Examining Students' Attitudes and Use of Technology Tools to Write
El Kahla, Mouna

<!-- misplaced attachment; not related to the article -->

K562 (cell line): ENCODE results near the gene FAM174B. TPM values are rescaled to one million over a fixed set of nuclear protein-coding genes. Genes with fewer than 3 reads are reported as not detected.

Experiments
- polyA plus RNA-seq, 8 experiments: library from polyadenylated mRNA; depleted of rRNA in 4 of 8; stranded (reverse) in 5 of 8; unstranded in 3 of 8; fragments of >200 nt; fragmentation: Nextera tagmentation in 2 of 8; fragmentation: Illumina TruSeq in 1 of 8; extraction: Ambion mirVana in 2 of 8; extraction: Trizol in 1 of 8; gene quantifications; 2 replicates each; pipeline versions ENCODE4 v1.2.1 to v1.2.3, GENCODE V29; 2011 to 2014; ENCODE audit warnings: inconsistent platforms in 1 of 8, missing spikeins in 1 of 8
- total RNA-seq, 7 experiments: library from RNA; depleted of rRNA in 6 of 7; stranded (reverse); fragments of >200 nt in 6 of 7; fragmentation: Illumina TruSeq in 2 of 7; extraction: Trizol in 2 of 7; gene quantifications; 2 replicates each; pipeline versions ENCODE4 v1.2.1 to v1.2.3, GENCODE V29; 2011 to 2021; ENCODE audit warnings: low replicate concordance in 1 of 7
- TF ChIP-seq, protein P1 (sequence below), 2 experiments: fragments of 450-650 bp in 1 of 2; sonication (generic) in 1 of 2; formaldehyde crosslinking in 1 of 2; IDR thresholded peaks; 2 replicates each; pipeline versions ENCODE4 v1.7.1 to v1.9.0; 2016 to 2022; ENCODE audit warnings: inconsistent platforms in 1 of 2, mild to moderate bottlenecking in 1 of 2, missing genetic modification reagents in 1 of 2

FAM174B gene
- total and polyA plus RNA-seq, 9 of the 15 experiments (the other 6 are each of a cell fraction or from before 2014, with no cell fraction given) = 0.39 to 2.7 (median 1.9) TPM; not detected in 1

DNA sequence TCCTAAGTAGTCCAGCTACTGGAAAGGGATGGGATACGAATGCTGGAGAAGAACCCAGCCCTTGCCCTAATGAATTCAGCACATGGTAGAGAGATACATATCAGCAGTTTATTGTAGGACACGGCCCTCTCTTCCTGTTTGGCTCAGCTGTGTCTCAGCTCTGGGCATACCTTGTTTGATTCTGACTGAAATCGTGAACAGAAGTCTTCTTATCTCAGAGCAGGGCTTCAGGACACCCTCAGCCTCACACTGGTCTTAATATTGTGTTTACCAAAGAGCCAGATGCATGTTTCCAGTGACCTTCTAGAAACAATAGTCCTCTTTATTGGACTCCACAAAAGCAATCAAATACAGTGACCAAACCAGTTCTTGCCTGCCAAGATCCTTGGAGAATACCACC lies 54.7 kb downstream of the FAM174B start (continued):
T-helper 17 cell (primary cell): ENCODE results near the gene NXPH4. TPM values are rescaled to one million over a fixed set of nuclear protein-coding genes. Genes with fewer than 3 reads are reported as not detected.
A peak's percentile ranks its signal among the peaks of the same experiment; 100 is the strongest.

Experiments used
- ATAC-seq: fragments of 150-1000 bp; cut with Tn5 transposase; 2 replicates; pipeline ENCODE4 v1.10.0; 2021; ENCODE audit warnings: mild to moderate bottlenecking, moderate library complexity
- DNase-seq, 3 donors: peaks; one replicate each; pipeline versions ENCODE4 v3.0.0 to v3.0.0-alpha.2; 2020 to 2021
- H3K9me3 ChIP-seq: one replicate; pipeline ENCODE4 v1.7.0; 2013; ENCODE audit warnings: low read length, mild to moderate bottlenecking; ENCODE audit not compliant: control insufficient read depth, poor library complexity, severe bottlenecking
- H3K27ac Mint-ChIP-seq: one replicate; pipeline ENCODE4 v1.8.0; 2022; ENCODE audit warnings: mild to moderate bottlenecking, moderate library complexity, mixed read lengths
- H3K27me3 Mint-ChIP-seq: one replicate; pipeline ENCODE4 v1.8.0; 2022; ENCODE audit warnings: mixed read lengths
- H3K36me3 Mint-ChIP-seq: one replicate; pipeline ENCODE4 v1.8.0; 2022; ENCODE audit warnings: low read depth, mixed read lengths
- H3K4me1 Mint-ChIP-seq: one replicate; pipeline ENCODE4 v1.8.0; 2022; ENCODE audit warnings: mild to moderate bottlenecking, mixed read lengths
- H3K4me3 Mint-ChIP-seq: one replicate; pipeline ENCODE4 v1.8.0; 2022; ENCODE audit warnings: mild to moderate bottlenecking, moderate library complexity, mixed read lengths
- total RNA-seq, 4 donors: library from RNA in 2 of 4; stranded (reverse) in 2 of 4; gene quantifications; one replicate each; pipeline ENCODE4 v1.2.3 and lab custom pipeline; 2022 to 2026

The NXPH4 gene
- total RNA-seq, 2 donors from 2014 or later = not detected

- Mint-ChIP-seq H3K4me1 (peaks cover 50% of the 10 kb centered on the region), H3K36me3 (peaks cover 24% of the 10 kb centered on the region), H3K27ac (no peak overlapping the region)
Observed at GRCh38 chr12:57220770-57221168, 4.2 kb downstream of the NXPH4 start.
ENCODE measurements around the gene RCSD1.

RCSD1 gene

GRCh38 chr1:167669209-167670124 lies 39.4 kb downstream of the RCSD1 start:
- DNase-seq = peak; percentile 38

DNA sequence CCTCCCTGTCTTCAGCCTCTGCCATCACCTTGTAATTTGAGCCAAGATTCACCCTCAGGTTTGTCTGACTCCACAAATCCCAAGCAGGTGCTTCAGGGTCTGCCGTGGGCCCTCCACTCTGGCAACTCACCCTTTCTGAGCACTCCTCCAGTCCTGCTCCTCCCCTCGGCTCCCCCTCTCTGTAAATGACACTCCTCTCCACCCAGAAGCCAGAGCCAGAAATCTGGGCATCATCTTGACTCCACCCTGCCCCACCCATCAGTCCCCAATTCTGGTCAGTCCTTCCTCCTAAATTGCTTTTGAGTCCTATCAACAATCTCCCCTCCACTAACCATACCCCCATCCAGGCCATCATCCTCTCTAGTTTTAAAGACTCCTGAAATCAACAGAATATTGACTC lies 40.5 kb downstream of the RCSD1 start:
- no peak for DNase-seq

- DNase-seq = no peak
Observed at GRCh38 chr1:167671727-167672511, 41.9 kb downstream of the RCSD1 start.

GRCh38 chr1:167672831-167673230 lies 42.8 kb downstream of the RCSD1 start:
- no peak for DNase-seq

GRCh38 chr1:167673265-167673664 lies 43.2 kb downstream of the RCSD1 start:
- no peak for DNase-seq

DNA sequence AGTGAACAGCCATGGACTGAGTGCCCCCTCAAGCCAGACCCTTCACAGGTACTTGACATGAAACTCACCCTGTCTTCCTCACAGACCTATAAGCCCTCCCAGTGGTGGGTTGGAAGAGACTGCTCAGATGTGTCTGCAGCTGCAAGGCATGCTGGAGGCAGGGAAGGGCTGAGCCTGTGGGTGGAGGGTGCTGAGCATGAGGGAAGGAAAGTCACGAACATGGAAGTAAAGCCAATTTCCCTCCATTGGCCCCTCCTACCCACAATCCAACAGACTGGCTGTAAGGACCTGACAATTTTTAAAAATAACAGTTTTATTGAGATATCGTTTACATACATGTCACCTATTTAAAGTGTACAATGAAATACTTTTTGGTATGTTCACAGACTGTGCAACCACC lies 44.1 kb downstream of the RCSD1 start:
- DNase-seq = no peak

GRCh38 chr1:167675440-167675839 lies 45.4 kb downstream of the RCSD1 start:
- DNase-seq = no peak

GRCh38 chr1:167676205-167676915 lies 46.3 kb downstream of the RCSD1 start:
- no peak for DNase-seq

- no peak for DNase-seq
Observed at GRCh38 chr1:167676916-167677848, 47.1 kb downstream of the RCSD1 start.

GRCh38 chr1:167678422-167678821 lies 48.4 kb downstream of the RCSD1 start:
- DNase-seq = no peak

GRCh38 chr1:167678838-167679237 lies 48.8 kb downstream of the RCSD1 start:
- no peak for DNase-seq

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The normalization of technology in many aspects of our lives suggests a need to examine the impact of using technology on language learning and use. There is an underlying assumption that children born in this technological age are "digital natives," (Prensky, 2001) who are naturally proficient at using technology and need no further training. Even though recent studies have shown the benefits of technology in facilitating learning, Prensky's assumption, that this generation are "born naturals" at using technology, should not be left unexamined. Although there is a growing literature that covers the students' experiences and attitudes toward technology tools used in writing or online publishing, many aspects of the learning experience are still unknown such as what technologies learners prefer and why. In addition, there are few studies that compare the attitudes of graduate and undergraduate students towards these writing tools. This study examined the differences between graduate and undergraduate students in their attitudes towards using technology to enhance their writing skills. 10 MATESOL students and 36 undergraduate students currently enrolled at the American University of Sharjah participated in this study. This study addressed areas related to technology use, perceived advantages and disadvantages from students of both levels towards technology tools used to write, and the discrepancies between the two levels in their attitudes. Furthermore, the findings of the study suggest that among the participants there is a high usage rate of technology tools to write. Students from both levels exhibited good implementation of technology tools to write, research, and augment their lexicon. However, there are some results that show students, from both levels, experience frustration related to the limitations of technology or lack of training.